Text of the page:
Table of Contents

2.3.3 Climate and Weather

There are major climatic variations throughout Australasia from alpine conditions in the Australian and New Zealand Alps to the extreme temperature conditions found in the desert regions of central Australia (Figure 2.3). Rainfall patterns range from the high rainfall experienced in the north of Australia (Figure 2.4) and the west coast of New Zealand to the extremely low rainfall experienced in the arid regions of Australia.

Figure 2.3: Sprayed seal pavement in a dry, hot environment


Source: ARRB.

Figure 2.4: Sprayed seal pavement in a damp, cool environment


Source: ARRB.

The life of sprayed seals is influenced by climate including such effects as seasonal temperature variation, moisture change in pavement materials and binder oxidation at high temperatures. These factors will influence both the type of treatment and frequency of retreatment. Rainfall may also influence the choice of treatment to achieve particular texture levels without compromising waterproofing.

Australia’s climate has warmed, and the duration, frequency and intensity of extreme heat events have increased across large parts of Australia (Bureau of Meteorology 2016). As a result, bituminous binders typically used in the past may not function as optimally as they have previously.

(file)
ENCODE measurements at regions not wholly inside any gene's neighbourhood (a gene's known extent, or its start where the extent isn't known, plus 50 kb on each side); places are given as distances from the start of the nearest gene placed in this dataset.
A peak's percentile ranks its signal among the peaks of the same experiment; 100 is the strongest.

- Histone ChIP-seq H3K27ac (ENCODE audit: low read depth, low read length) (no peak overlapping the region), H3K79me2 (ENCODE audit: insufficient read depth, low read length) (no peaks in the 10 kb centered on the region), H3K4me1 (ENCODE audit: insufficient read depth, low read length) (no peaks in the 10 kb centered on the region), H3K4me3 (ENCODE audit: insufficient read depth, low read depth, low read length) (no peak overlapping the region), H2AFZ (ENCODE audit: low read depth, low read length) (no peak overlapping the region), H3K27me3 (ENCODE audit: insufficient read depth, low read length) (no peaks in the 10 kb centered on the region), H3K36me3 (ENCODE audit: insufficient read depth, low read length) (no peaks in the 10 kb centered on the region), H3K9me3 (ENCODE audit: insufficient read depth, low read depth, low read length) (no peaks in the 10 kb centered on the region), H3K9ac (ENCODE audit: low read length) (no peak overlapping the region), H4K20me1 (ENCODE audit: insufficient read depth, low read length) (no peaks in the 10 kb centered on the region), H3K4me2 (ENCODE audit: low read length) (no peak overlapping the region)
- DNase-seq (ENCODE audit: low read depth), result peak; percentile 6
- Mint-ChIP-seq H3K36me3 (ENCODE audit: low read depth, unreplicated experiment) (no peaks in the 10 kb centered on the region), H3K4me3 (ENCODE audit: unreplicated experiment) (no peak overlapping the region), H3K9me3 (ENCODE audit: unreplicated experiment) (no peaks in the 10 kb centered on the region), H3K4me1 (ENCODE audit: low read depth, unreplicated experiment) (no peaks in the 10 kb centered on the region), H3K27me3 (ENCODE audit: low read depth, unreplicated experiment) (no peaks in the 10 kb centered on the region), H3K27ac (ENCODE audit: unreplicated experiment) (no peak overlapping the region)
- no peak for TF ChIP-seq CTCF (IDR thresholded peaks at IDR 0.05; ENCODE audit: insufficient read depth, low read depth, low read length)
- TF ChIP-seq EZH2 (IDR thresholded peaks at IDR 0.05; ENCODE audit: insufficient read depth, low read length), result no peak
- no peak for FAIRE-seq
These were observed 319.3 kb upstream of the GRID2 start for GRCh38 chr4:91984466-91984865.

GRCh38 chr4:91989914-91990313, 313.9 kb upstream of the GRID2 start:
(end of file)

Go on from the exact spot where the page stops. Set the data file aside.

Development of adhesion between binder and aggregate is substantially reduced in cool or damp conditions, which can lead to early aggregate loss and seal failure. Weather conditions at the time of undertaking work are therefore extremely important. Weather conditions also influence the amount of care required in preparing and precoating of aggregates, use of cutter oils and adhesion agents, effect of modified binders and after‑care of the completed work.

To reduce the risks of failure associated with sealing in cool weather, works should be programmed to be undertaken only in warm, dry condition, particularly for roads with high traffic volumes, single/single seals, PMBs and geotextile reinforced seals.